VB raises awareness and a glass

10 April, 2012 by

By Clyde Mooney

Launching for the fourth year last week, the VB Raise A Glass campaign will this year build on $4.7 million in funds already raised for Legacy and the Returned Services League.

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Running March 1 to June 1, the campaign calls on all Australians to Raise A Glass and share with their mates the stories and experiences of diggers past and present.

In 2012 organisers are attempting to bring together the families of a group of twelve Australian diggers captured in a photograph taken in Egypt during WW2 (pictured below), which has been the enduring image of the Raise A Glass initiative.


This ‘reunion’ idea was prompted by two Australian families who believe they have identified their relatives in the photo: Harold Gold (back row, second from right) and Henry Rollinson (front row, second from left).

The campaign is backed by an emotive new television commercial featuring General Peter Cosgrove and Legacy widow, Bree Till, who was pregnant when she lost her husband Brett in Afghanistan in 2009.

Filmed at Cronulla beach, where Brett and Bree were married and where Brett’s remains now lie, the TVC encourages Australians this Anzac Day to consider the bravery and dedication of all our troops, and remember those left behind when servicemen and women die for their country.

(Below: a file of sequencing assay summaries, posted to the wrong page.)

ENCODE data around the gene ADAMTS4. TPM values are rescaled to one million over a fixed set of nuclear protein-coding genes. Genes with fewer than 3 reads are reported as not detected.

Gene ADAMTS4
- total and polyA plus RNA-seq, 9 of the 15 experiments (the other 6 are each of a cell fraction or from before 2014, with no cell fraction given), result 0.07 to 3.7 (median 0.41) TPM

This year VB is donating $1 million to partners Legacy and the RSL, helping these organisations continue to provide vital care to the service community. Trade donations can be made here.

Retailer support material:
• A2 poster featuring blank text area
• Coasters
• Tap & fridge wobblers
• Pallet toppers and Hot Spot header card

Key facts about the photo to help identification of those depicted:
• The diggers were part of the 13th Platoon, D Company in the 2nd/1st Machine Gun Battalion, Egypt 1941
• The battalion was formed December 14, 1939, as part of the 6th Division. In May 1940 it sailed with the 18th Brigade to the Middle East, but the convoy was diverted to Britain to help bolster defences
• At the start of 1941, the battalion moved into camp at Ikingi Maryut and undertook desert training
• In February 1944, the battalion returned to Australia and spent 14 months in Tenterfield in Petrie near Brisbane, and Kiari near Tologa on the Atherton Tableland. During this time it became associated with the 7th Division